These are some of the works done at a one day workshop in Canberra today. The ladies had not done watercolour before and I was so impressed with what they achieved in this single session. We worked with a limited palette, primarily on Fabriano torchon extra rough paper so they could explore different textures. Some of the textures were created using a palette knife while othere were using traditional watercolour methods such as dry brush.
They responded well to the use of and appreciation of a variety of brush types …. one inch hake, goat hair
a small taklon rigger,
a number 3 squirrel teardrop wash
and a taklon or sablon half inch flat or angle shader
Like many artists I love depicting light in my paintings. This work was started by flooding cool yellow on the paper from the top right then cyan, ultramarine and a little Maimeri permanent red light (not light red which is more opaque) in varying amounts from the left and base, weighting the base with darker hues. The yellow was to give a sense of light, although at this stage I did not know the resulting scene was to be a forest. My concern was purely to paint atmosphere… the sense of light. The depiction of a setting would come later. I was working with cling film technique with students, so while the work was still damp I covered it with cling film, pulling and manipulating it to create interesting shapes, bigger in some spots and smaller in others. At this stage I was thinking “underwater scene” with the patterning being refracted light within the water. On removing the cling wrap I saw a tree suggestion on the LHS and I started to ‘pull” that out from the background. A lighter patch suggested a waterfall so I lifted colour to re-inforce that…. made easier because of the extra soft Fabriano torchon paper. Gradually the forest evolved with some traditional brushwork, a little use of palette knife, scraping and calligraphic marks using sumi ink, watercolour and a little white gouache. The centre back was left to suggest the indistinct, hazy mystery of distant, vegetation.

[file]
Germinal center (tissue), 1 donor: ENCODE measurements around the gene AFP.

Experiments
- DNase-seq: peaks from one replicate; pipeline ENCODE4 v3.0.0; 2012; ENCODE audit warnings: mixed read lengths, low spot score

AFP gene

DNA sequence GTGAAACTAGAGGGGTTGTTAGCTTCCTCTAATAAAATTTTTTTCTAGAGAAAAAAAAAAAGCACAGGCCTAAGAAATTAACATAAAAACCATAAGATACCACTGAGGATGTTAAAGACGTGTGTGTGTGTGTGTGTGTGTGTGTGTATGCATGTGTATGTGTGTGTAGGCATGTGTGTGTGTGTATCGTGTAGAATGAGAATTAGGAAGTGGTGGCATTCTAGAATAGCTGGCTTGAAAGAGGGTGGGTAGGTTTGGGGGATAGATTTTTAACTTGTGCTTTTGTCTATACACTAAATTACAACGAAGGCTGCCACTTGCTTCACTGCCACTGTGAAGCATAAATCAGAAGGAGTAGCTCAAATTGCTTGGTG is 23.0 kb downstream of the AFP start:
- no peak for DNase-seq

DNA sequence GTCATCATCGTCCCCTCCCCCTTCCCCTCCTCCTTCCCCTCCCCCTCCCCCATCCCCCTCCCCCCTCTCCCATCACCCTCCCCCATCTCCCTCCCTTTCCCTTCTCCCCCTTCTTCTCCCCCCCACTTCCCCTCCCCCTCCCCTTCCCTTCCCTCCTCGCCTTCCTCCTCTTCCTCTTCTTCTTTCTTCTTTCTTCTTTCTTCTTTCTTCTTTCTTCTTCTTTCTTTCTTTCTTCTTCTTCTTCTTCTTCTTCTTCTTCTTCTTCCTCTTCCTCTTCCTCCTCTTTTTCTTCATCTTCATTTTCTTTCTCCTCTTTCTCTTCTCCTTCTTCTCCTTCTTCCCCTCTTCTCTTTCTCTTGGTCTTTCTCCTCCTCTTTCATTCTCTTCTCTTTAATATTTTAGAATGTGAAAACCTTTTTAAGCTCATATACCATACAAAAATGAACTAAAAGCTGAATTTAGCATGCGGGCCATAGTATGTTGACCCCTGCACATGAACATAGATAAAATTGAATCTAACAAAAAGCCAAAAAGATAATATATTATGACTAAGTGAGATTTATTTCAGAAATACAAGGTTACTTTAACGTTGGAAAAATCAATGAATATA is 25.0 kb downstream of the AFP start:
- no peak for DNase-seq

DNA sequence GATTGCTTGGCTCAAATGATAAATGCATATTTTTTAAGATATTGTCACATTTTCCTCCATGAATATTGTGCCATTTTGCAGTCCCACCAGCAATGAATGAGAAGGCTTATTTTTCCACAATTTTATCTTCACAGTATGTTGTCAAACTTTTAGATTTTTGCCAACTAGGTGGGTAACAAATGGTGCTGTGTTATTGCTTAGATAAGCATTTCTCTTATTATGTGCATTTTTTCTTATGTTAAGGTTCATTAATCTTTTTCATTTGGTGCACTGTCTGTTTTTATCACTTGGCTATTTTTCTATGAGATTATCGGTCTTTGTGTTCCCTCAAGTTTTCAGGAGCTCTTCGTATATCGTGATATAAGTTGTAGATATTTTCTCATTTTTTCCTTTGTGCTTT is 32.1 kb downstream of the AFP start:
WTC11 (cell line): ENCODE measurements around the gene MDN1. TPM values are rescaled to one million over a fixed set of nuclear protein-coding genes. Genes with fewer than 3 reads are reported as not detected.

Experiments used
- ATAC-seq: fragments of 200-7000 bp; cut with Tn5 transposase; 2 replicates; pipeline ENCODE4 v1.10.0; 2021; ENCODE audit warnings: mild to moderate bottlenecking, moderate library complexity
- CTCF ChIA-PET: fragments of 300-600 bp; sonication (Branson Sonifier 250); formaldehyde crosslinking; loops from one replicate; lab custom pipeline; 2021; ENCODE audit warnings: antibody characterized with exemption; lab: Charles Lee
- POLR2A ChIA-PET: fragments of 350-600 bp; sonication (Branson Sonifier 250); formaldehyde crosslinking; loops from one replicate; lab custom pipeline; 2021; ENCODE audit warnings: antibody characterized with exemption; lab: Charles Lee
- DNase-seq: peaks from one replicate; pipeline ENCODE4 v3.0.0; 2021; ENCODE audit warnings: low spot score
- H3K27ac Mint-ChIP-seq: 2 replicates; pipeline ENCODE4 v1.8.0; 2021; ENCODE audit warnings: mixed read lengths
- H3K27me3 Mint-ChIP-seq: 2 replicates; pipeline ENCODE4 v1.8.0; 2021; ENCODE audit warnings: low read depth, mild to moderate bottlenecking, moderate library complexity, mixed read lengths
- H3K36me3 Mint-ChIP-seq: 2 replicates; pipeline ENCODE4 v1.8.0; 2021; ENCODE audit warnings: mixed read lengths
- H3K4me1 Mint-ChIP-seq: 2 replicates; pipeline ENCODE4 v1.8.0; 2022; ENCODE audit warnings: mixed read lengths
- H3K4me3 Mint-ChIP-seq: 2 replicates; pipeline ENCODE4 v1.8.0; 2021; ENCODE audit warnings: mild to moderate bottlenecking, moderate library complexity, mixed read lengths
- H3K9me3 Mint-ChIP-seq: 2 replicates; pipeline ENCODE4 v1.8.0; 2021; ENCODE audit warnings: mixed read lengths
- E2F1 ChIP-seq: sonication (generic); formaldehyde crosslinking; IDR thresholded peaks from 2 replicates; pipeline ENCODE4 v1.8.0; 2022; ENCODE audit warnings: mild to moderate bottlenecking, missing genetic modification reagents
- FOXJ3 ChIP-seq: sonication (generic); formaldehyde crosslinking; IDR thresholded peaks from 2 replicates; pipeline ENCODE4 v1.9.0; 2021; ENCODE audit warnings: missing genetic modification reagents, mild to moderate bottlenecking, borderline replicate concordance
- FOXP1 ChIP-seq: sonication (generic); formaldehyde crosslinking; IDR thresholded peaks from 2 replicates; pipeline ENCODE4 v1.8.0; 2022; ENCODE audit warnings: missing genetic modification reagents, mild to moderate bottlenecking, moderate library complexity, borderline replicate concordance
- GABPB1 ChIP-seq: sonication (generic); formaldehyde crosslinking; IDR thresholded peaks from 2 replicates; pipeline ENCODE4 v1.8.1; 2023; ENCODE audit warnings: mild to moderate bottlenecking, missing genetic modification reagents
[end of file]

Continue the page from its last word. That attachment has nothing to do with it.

This is my entry in the Meandering exhibition, landscape section…. an exhibition at Launceston Country Club of paintings of Meander Valley in Northern Tasmania. This view of Meander Falls with gushing water has the sense of energy for which I was aiming. It is essentially a traditional watercolour using a very wet technique on Fabriano Torchon extra rough paper. The paper is wonderful for creating interesting textural effects due to its unnusual rough surface. Being very soft it is a bit tricky to work on but well worth the effort. Beyond the pure representational in this watercolour, the rock wall symbolises the solid foundations needed to build a strong community while the flowing water represents the dynamicism of change
. I will conduct a morning workshop on working with this paper on Thursday February 11th at my studio at Forth. Cost $20. Time 10a.m. to 12.30. ph 0419282673